By Kate Parham Kordsmeier
Crane Creek Vineyard. Photo courtesy of georgiawine.com.
When most people think of American wine, the valleys of Napa and Willamette likely come to mind. But down here in Georgia, we’re not exactly slumming it when it comes to delicious vino. Not only was the state the sixth largest grape producer in the country before Prohibition, but today Georgia is home to more than 40 vineyards, many of which have won prestigious international awards. Today, we sit down with Eric Seifarth, president of the Winegrowers Association of Georgia and owner-winemaker at Crane Creek Vineyards, to talk Georgia wine:
KPK: What grapes grow best in Georgia, Eric?
ES: That’s a difficult question to answer because in many ways Georgia is still a little in search of its grape. But, a lot of established wineries are growing [European-style vinefera] like Cabernet Sauvignon, Cabernet Franc, Merlot and Chardonnay that are predictable and understood by most people. And a lot of new wineries are coming on board and planting varieties never grown here, like Rhone varietals like Viognier, and Austrian grapes of Gruner Veltliner, and finding success. South Georgia does a wonderful job with Muscadine, as well.
KPK: Why do you think these grapes grow so well in Georgia?
ES: Grapes like abundant sunshine, well-drained soil, a nice, long growing season and warm days and cool nights. In many ways, that sums up the climate of the Northeast Georgia Mountains.
KPK: You mentioned wines that are understood by most people. Tell us about Georgia wine drinkers.
ES: Overall, Georgia wine drinkers lean to more off-dry, semi-sweet wines than they do the drier varietals, though that’s shifting a bit. It’s been gratifying to see people embracing the more classic French and Italian drier style wines.
KPK: What do you wish people knew about Georgia wines?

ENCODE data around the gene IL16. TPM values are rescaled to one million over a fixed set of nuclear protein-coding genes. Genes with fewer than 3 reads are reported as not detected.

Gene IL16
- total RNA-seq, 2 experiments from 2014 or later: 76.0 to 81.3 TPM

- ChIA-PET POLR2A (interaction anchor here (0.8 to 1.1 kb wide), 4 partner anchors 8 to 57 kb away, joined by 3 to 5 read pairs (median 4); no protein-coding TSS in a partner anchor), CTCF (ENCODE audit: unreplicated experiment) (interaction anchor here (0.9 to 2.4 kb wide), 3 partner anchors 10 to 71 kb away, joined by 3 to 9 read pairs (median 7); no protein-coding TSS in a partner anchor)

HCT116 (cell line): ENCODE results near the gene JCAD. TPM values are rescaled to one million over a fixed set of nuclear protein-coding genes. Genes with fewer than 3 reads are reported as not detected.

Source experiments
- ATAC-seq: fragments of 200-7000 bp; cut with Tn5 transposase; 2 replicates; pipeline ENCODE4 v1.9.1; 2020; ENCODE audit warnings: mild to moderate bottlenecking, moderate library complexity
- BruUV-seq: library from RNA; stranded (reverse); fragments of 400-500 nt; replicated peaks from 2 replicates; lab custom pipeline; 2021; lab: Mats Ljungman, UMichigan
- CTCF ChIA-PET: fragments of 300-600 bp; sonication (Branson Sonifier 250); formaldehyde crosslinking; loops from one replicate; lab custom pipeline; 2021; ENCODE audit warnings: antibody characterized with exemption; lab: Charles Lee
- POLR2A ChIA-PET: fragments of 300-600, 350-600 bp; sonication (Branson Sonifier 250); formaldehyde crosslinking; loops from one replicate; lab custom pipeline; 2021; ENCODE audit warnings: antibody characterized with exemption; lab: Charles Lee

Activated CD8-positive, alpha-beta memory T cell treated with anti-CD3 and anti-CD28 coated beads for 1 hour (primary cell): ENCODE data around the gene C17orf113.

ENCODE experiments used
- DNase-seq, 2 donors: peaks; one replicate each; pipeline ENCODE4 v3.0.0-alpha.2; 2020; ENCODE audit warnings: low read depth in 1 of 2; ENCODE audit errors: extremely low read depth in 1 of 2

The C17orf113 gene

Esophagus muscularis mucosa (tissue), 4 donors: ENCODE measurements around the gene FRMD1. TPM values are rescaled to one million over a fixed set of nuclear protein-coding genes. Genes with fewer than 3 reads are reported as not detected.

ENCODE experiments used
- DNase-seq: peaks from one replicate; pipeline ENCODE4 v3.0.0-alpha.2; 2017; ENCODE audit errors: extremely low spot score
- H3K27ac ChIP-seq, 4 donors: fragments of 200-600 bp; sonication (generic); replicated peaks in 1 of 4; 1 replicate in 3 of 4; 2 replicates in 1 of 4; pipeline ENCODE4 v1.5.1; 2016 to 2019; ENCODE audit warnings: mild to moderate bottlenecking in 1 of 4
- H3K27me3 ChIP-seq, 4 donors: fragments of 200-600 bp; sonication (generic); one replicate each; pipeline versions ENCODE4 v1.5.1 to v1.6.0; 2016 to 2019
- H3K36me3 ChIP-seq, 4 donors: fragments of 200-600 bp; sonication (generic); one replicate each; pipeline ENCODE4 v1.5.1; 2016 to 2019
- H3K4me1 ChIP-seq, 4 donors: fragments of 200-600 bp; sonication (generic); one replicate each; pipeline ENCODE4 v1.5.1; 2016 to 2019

ES: That it isn’t the Georgia wine of 20 years ago, when it was all very sweet fruit wines. Today we’re making amazing dry wines that are grown and vintified from world-class areas. See for yourself—pour a glass of Norton, [a native East Coast grape discovered in Virginia in the 1700s], and you’ll be very surprised by how wonderful it is. Our Nortons can compete with any Bordeaux or Burgundy. For whites, I’m partial to my Gruner at Crane Creek, but also impressed with Petit Manseng, which I’ve been tasting fantastic examples of here in Georgia.
KPK: What are some of Georgia’s most revered labels today?
ES: Quite a few wineries have won national accolades with their Nortons, including Crane Creek, Tiger Mountain and Frogtown. Wolf Mountain also does very well, and there’s a new guy on board at Engleheim Vineyards who’s only a few years in but earned a Double Gold Medal at the San Francisco Chronicle Wine Competition (the Super Bowl of wine competitions) for their Sweet Molly, [a Traminette]. Our Villard Noir Rosé, a French-American hybrid, also won Best of Class.
KPK: So we have lots of incredible options to choose from. Can we visit these vineyards?
ES: Pretty much every vineyard has a tasting room—some are large, beautiful structures with restaurants on-site, and some maybe don’t even look open, but you can wind up having the best experience at these teeny little wineries. People really need to go out and visit them all because every single one is unique in that it captures the essence of the owner and winemaker.
Kate is Georgia’s official Culinary Explorer and a freelance food and travel writer for more than 100 publications. Click here to read more culinary content from Kate.